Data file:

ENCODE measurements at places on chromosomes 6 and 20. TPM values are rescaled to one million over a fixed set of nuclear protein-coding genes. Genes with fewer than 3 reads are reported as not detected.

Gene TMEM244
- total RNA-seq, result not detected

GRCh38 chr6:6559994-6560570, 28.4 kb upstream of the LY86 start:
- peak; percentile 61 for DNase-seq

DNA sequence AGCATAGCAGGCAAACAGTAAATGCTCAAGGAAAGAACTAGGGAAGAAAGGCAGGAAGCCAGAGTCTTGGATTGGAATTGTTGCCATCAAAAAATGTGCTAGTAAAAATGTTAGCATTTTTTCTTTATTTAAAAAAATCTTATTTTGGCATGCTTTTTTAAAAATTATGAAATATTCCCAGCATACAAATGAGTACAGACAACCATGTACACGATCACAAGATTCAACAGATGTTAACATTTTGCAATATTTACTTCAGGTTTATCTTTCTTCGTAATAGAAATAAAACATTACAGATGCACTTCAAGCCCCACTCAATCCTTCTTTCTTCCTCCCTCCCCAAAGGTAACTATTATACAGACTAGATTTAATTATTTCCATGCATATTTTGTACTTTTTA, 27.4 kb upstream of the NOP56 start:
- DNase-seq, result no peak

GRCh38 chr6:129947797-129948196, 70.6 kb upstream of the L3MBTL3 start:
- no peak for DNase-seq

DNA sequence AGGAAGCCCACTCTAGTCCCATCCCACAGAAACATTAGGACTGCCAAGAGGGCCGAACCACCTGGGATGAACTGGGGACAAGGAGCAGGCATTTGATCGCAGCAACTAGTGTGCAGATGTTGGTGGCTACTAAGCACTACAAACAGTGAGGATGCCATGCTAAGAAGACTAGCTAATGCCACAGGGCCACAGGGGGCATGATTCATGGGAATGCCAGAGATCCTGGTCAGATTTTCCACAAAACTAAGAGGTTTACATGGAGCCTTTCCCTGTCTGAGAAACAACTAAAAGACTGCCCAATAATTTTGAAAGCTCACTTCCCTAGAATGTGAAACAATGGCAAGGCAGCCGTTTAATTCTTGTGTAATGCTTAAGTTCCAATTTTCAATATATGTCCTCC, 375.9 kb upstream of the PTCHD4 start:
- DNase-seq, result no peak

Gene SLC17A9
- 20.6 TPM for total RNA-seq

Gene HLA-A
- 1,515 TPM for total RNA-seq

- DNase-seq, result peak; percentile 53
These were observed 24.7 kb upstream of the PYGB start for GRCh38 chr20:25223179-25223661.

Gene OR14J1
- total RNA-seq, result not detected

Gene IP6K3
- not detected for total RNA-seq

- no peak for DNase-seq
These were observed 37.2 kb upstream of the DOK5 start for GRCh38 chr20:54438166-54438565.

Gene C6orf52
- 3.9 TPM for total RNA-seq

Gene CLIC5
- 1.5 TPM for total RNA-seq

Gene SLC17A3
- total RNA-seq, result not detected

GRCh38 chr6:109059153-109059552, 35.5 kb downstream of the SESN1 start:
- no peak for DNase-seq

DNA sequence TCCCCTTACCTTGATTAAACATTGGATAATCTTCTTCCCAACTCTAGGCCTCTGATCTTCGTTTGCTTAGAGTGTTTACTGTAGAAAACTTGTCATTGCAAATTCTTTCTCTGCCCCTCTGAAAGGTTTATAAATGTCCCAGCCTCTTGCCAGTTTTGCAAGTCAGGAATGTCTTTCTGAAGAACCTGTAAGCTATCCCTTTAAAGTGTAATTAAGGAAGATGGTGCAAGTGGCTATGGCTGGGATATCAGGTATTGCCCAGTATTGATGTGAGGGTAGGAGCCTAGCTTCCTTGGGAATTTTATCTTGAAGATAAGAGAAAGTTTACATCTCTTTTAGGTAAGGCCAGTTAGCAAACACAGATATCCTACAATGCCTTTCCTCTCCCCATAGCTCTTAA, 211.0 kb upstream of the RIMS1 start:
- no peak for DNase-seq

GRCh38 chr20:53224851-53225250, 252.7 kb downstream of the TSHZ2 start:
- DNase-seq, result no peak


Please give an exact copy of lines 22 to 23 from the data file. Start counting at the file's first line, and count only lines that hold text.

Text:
- no peak for DNase-seq
These were observed 37.2 kb upstream of the DOK5 start for GRCh38 chr20:54438166-54438565.